Memphis Animal Shelter Head Blames Data Error for High Kennel Deaths

Memphis Animal Shelter Head Blames Data Error for High Kennel Deaths

There's more trouble at the Memphis Animal Shelter, this time it's over dozens and dozens of dogs dying in their kennels. No one at the shelter was even paying attention to the problem until ABC 24 Senior Reporter Jeni Diprizio started asking questions.
MEMPHIS, TN (abc24.com) - There's more trouble at the Memphis Animal Shelter, this time it's over dozens and dozens of dogs dying in their kennels. No one at the shelter was even paying attention to the problem until ABC 24 Senior Reporter Jeni Diprizio started asking questions.

You would think with the history of problems at the Memphis Animal Shelter, someone would be keeping a real close eye on things. But that wasn't the case when it came to the number of animals being found dead in their cages.

Cats and dogs are rarely found dead in their cages at the Nashville Animal Shelter. Last year it happened 24 times. The shelter takes in slightly fewer animals than Memphis.

Nashville Shelter Administrator Judy Ladebauche says at the end of every shift, employees walk through to check on the animals.

"We have very few that we actually find deceased in their kennel," she said. "Those walk-throughs are so important - actually stop and look in each cage and not just go chat with a friend as you walk through; you have got to stop and look at this animal and see what's going on."

It's a very different story in Memphis. According to the official shelter statistics, last year 136 animals were found dead in their cages. But Shelter Administrator James Rogers dismissed that number, saying it was really 43.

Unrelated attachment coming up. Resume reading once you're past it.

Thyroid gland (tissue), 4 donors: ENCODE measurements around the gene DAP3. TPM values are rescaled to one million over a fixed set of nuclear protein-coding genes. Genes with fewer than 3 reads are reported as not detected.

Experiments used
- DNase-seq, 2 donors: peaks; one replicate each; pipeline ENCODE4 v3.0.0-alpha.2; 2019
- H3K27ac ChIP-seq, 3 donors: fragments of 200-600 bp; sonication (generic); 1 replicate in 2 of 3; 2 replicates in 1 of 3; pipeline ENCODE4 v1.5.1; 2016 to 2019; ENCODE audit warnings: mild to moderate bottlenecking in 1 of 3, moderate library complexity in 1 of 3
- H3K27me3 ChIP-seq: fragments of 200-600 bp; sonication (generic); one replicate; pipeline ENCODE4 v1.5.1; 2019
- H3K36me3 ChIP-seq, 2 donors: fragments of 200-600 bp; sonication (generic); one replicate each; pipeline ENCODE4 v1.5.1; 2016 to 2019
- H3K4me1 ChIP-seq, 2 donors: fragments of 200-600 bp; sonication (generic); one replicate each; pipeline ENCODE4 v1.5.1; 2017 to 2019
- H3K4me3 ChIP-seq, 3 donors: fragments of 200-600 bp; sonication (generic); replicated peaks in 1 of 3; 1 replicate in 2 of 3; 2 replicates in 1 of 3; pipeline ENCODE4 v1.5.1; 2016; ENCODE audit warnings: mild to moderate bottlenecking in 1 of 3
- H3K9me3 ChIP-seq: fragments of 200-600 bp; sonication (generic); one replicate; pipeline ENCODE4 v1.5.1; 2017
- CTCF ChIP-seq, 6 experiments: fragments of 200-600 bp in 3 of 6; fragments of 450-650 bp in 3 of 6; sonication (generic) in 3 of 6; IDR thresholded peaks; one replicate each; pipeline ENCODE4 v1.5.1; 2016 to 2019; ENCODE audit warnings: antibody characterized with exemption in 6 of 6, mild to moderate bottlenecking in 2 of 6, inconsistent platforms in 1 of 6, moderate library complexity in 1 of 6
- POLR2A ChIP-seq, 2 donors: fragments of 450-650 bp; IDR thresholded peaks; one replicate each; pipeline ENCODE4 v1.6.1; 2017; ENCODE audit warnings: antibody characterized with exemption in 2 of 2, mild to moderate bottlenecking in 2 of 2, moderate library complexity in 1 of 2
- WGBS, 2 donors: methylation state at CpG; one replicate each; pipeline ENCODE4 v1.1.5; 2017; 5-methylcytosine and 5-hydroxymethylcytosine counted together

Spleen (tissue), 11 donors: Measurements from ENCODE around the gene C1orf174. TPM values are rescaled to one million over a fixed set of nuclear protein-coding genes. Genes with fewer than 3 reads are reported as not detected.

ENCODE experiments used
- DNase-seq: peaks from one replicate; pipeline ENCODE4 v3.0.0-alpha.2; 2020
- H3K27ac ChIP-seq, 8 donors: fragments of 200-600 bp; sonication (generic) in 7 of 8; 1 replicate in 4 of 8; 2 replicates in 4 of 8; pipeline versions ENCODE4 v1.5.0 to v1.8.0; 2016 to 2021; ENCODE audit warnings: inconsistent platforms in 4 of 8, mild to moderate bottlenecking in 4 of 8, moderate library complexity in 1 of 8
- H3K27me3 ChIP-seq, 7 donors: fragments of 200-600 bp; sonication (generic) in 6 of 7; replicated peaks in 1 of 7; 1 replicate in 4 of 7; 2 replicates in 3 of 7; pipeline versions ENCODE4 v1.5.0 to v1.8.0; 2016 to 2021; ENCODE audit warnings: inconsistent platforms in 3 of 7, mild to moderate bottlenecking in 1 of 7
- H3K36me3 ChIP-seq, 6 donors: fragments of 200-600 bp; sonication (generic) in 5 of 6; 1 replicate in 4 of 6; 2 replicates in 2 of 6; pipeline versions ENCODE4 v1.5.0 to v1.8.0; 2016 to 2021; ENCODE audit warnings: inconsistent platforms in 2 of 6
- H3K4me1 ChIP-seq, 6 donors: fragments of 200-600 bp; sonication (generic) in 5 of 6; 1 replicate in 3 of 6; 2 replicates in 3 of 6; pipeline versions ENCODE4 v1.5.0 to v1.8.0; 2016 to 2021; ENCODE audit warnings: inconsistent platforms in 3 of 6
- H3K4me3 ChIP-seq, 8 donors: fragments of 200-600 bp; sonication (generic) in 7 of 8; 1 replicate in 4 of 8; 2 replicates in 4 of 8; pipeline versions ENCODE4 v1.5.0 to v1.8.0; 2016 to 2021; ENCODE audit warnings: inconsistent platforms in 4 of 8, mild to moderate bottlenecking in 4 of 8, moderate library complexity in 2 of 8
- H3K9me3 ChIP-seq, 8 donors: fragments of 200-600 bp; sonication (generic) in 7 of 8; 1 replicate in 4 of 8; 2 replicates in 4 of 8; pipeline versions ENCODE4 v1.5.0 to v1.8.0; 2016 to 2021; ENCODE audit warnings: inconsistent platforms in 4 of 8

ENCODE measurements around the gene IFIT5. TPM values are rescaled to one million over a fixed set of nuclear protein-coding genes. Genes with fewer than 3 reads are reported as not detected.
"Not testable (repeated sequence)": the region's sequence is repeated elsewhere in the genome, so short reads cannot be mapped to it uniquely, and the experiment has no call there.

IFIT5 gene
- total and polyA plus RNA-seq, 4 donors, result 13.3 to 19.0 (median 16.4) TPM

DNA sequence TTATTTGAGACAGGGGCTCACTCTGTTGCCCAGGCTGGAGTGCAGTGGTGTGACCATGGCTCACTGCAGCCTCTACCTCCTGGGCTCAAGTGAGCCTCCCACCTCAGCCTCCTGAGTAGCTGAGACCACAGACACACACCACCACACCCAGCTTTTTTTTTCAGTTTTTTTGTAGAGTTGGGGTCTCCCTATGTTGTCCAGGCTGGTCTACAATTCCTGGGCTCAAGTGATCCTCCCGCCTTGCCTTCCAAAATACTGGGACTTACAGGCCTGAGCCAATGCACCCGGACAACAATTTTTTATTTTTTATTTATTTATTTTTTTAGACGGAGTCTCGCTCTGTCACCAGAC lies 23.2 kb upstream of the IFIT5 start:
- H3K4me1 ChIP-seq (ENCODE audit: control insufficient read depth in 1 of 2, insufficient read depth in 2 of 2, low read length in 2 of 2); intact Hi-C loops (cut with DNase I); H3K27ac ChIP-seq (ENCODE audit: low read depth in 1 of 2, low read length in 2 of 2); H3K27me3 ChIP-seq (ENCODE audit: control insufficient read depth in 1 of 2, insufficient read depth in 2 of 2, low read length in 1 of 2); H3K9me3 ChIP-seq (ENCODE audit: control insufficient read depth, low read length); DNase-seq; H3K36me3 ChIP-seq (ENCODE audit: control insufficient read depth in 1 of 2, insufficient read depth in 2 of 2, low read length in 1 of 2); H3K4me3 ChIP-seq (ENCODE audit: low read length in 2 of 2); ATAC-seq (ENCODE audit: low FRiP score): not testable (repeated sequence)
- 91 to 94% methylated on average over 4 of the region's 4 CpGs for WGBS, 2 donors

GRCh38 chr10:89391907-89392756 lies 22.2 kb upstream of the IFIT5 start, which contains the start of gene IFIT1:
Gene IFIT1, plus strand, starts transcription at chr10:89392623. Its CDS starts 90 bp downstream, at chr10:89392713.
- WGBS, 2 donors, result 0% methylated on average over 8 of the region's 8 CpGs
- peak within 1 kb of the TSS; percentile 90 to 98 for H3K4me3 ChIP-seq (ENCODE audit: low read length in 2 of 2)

"Some of the entries, as far as animals dying in their kennel, were in correct," he said, calling it a data entry error. "Some of the technicians, some of the clerks, would select 'died in kennel' as opposed to saying specifically how the animal died or where it expired."

Rogers said until ABC 24 started asking questions, no one was paying attention to the number of animals listed as "dead in kennel".

"No, that's a statistic we hadn't looked at to say this is high or this is low," Rogers admitted.

Animal advocates, like Cindy Sanders, don't understand why no one was keeping an eye on the number of animals found dead in their kennels when it's listed on a monthly report.

"It's not an animal issue, I think it's a reflection of how the city functions on a whole," she noted. "Is it indifference towards the animals or towards their job? Is it laziness?"

To help reduce the number of animals dying in their cages, we're told Memphis Animal Shelter employees started doing extra checks of the animals three weeks ago, right after we started asking questions.

According to Rogers, "You brought it up in your television report and it's something we need to focus on."

Rogers says now that shelter workers are paying attention, fewer animals will be found dead in their cages.

"I think that since we have focus on it now, I know that it will reduce."

The city has used the "data entry error" excuse before. Last time it was when we asked about the high number of animals listed as missing or being lost in the shelter. Whether it's one animal, 43 or 136, animal advocates say someone should have been paying attention.

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